How do you get 25,000 New Yorkers to enlist for Navy sea duty amid the horror of World War I? Give them a look at sailor life by building and manning a faux battleship in Manhattan’s bustling Union Square.
The USS Recruit featured six 14-inch guns housed in three twin turrets, ten 5-inch guns, and two cage masts. Contemporaneous news reports referred to the wooden battlewagon as being commissioned by the Navy, but supporting evidence from the service is elusive. Nevertheless, the Navy built the Recruit and used her as a recruiting station and training vessel.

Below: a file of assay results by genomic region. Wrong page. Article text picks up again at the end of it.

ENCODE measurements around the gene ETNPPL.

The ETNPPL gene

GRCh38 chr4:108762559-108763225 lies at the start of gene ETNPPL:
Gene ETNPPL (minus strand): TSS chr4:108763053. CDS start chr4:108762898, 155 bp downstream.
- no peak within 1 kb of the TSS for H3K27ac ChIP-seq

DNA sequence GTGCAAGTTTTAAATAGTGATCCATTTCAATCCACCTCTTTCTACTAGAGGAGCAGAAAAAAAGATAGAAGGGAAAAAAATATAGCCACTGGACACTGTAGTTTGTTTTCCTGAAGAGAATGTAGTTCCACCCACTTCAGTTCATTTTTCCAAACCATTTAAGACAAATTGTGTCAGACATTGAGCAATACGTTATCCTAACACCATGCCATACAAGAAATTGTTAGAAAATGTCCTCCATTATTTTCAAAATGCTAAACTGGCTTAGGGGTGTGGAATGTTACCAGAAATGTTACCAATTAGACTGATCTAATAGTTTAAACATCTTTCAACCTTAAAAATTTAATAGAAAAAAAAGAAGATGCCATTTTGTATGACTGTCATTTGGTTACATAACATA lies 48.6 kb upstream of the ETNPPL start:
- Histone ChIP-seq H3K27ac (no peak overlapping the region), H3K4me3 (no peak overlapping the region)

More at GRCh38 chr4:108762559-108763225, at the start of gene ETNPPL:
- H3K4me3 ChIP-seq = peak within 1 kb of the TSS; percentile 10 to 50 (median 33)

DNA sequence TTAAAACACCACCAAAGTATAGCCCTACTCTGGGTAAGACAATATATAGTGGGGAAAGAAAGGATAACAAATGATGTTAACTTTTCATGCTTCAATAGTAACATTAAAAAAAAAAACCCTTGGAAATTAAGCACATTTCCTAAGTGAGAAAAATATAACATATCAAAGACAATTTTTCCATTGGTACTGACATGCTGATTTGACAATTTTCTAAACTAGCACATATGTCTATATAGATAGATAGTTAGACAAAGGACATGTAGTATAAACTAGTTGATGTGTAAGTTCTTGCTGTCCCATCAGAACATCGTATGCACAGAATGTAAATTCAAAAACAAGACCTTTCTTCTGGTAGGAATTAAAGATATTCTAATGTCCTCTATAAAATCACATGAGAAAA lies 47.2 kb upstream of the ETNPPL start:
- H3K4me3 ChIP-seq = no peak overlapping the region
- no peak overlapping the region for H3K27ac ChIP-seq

The idea was the brainchild of New York City Mayor John P. Mitchel.1 The city had been lagging behind in recruiting sailors for the Navy. Its goal was 2,000 recruits, but only 900 had volunteered. Mitchel needed something to spark interest—like a battleship built in the middle of the city. Designers Donn Barber and Jules Guerin loosely based the vessel on the Navy’s battleship Maine, and she was “launched” in Union Square on 30 May 1917, seven weeks after the United States entered World War I.